3. Suspicious attachments

Cyber criminals include attachments in their emails as a method to infect a user’s device with malware and steal their data. Look out for suspicious attachment names and file types. If the attachment is for something you have no recollection of or uses an uncommon file type such as .exe, trash it.

 4. Unexpected emails

Cyber criminals often test their luck by sending mass emails to large groups of people, in hopes that someone responds. If you receive an email about an invoice for an item you did not purchase, do not click on the links and attachments and delete the email immediately.

Sample of phishing email and SMS

 

What should I do if I’m a victim of a phishing scam

 – Change your password immediately. If the revealed password is used on your other accounts, change those too. Be sure to use a different password for each of your online accounts.

 – Run a full system scan with your anti-virus software if you have clicked on a link or opened an attachment.

 – Call the bank if you have revealed your banking details or credit card credentials.

 – Keep an eye on all of your accounts for suspicious activity such as unauthorised purchases or withdrawals.

 – Lodge a police report if you incur any monetary loss.

 – Report the phishing attempt to the Singapore Computer Emergency Response Team (SingCERT) at singcert@csa.gov.sg.

How do I stay safe?

Tip #1: Only access our banking services via our official website

Our official domain and sub-domains includes:

Check that you are using the official Standard Chartered website in two steps

Step 1:

Type the Standard Chartered URL directly in the address bar of your web browser on your desktop or your mobile phone and look for the padlock icon beside the address bar.

Step 2:

Click on the padlock icon and a drop-down window will appear. If the drop-down window displays that the security certificate of the website is valid, it means that the Standard Chartered page you are on is valid and will encrypt any information you enter on the page.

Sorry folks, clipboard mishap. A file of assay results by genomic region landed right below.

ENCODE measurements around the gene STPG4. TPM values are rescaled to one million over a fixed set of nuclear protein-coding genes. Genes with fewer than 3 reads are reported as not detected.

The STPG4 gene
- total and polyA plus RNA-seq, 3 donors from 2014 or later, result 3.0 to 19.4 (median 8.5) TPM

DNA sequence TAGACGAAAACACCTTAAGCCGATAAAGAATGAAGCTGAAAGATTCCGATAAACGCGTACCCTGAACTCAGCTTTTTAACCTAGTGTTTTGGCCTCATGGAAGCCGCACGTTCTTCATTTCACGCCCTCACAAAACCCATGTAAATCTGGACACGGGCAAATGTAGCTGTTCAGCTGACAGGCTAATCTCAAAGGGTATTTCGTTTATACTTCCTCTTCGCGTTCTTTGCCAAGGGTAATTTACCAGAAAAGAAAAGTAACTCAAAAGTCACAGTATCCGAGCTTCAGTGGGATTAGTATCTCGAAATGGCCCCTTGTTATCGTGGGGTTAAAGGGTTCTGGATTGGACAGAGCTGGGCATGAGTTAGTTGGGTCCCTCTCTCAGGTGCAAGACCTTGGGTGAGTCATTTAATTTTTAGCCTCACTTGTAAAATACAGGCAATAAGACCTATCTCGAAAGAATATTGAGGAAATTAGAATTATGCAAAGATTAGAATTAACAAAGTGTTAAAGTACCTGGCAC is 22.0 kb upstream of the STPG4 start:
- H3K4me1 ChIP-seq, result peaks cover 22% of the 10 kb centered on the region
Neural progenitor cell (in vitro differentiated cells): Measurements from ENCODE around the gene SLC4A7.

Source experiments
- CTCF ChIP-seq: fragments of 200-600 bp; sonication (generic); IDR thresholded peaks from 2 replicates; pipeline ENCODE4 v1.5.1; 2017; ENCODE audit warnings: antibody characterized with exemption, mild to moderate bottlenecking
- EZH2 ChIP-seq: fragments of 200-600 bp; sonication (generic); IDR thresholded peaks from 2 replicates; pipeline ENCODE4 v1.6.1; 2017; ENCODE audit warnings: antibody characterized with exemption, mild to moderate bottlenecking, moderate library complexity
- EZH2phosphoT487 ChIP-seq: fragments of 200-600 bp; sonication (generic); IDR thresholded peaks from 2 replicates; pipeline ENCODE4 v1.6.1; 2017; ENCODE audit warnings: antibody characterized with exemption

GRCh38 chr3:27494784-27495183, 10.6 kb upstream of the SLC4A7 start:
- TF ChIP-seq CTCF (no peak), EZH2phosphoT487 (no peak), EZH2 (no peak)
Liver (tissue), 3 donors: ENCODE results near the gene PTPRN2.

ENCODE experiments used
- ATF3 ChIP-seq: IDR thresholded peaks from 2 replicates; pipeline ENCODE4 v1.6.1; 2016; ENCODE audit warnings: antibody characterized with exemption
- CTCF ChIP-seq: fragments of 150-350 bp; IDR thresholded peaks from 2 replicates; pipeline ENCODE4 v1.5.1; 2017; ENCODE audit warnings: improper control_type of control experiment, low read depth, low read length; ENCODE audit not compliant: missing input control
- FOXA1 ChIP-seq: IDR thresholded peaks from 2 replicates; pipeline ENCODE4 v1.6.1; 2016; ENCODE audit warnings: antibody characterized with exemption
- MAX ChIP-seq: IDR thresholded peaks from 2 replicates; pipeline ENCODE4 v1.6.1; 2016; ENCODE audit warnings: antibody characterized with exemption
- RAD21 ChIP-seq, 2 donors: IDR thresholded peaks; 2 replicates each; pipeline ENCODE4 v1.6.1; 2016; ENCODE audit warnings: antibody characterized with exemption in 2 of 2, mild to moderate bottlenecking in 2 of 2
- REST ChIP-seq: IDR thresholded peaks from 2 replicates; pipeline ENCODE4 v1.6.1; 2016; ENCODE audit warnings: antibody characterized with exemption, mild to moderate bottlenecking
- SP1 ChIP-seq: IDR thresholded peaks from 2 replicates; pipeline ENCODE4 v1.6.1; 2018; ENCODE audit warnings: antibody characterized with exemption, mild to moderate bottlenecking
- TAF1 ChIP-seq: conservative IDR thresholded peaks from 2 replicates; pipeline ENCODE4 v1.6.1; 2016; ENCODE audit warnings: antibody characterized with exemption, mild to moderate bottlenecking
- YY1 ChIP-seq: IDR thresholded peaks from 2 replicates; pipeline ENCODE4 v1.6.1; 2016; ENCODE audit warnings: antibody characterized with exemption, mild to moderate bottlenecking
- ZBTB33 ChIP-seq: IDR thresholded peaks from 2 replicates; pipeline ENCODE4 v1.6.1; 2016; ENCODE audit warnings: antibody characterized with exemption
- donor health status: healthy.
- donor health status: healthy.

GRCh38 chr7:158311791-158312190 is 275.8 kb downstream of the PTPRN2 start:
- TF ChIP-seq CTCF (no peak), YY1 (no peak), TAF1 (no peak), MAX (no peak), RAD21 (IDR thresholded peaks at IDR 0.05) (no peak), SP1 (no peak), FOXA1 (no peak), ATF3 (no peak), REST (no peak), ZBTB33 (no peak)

Note: We also encourage you to use the latest versions of web browsers available, which may provide advanced security features such as anti-phishing and forged website identification. If such features are available, you are advised to turn them on.

Sample of the padlock:

  

Tip #2: Never click on suspicious URLs in emails or SMS

Verify the URL that is on the messages. The Bank will only use sc.com as our main domain.

Watch out for any SMS or email which pleads for assistance, invokes a sense of fear, urgency or curiosity. This might be a phishing attempt to steal your personal information or commit fraud.

  

Tip #3: Use the Push Notifications in the SC Mobile app

Make use of the in-app push notifications in the SC Mobile app to get notified via a secure channel.

  

Learn to avoid becoming a victim by taking the anti-scam quiz by the National Crime Prevention Council.

Sources:

https://www.csa.gov.sg/gosafeonline/go-safe-for-me/homeinternetusers/spot-signs-of-phishing